Politics and the Media Politics and the Media

Politics and the Media


Robert David “KC” Johnson, Moderator

The First Amendment guarantees that Congress shall make no law abridging the freedom of the press. But relations between politicians and the press never have been friendly—a fact of which we need no reminding in our era of White House denunciations of “fake news” broadcast by “enemies of the people.” This Seminar will explore the relationship between politics and the media, focusing on the 20th century, though with some historical background on the transformation of the partisan press into “yellow journalism” in the 19th century. Technology, ideology, the pursuit of truth all have come together in how politicians and the media have interacted. The first 10-15 minutes of each session will discuss contemporary events.

Video will be used.

Session 1 The Historical Political Press in the United States
Session 2 From Print to Television
Session 3 Liberalism & Backlash
Session 4 Woodward & Bernstein
Session 5 Politics, the Media, and the Emergence of the Internet
Session 6 Modern Era

* PLEASE NOTE: There are TWO (2) Sections of this Seminar. Specify your first choice of TIME.

WEDNESDAYS, 10:30 a.m. – 11:45 a.m.  OR  WEDNESDAYS, 2 p.m. – 3:15 p.m.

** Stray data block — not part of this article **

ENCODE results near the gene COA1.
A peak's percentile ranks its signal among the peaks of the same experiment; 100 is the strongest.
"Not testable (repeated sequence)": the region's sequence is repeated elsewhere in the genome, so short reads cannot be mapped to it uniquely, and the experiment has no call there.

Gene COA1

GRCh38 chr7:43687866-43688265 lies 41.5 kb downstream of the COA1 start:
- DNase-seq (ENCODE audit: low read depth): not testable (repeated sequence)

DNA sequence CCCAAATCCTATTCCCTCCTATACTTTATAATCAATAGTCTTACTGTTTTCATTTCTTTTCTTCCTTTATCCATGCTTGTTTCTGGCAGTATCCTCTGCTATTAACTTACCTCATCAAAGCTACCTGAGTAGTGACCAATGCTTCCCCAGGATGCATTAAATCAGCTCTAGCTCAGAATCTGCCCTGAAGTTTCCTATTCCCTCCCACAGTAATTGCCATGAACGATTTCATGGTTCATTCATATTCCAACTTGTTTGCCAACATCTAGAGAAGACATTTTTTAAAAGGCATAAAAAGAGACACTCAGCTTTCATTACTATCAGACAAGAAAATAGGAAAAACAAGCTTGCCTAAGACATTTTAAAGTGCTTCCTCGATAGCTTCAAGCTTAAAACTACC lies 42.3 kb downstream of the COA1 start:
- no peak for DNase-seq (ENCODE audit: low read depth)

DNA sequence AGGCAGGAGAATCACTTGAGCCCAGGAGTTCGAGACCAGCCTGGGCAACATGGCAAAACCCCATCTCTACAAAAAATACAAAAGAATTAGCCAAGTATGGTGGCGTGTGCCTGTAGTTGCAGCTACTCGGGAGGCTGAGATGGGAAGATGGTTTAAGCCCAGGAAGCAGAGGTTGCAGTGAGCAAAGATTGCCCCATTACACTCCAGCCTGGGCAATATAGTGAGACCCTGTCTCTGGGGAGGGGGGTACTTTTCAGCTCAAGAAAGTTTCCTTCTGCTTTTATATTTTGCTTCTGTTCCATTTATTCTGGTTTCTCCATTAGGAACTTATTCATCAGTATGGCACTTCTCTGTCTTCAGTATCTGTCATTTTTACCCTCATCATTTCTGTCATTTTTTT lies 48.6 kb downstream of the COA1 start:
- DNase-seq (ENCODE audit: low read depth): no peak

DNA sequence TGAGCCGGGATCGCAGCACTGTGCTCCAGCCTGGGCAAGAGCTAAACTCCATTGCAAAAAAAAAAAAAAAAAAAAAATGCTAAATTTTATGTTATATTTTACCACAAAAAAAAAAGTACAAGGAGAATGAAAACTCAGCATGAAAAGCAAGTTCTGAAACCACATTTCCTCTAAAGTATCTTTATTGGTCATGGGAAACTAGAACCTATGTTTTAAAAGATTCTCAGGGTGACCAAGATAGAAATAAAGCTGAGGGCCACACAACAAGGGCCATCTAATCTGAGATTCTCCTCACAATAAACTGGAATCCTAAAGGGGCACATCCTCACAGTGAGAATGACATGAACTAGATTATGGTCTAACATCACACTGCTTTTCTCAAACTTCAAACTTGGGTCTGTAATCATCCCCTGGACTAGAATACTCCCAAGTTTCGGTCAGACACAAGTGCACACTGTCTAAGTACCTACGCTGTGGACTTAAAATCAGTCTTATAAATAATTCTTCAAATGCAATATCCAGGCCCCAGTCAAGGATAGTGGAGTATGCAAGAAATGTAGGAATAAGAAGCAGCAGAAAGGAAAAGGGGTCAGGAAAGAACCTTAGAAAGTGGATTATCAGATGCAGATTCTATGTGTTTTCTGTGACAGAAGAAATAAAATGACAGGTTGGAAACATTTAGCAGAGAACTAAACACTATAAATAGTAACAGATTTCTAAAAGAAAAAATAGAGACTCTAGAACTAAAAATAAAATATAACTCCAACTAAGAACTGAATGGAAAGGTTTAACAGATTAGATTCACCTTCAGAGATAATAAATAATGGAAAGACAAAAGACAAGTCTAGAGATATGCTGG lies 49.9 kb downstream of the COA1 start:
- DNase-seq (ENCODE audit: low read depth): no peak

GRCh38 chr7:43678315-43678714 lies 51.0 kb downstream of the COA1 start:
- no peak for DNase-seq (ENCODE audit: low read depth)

MAR 13, 27
APR 10, 24
MAY 8, 22

Cost $475 (6 sessions)
* tax deductible portion is $237.50

Professor Robert David "KC" Johnson

ROBERT DAVID “KC” JOHNSON — Professor of History at Brooklyn College and the City University of New York Graduate Center. In 2007-2008, he taught at Tel Aviv University as Fulbright Distinguished Chair in the Humanities.

Professor Johnson received his B.A. and Ph.D. from Harvard and his M.A. from the University of Chicago. He has written and edited numerous books about American history, and appears frequently as a pundit on the History Channel. His most recent publication is the edited Asia Pacific in the Age of Globalization, published by Palgrave/MacMillan; and he has been selected by Oxford University Press to edit its forthcoming Oxford History Handbook of American Foreign Relations.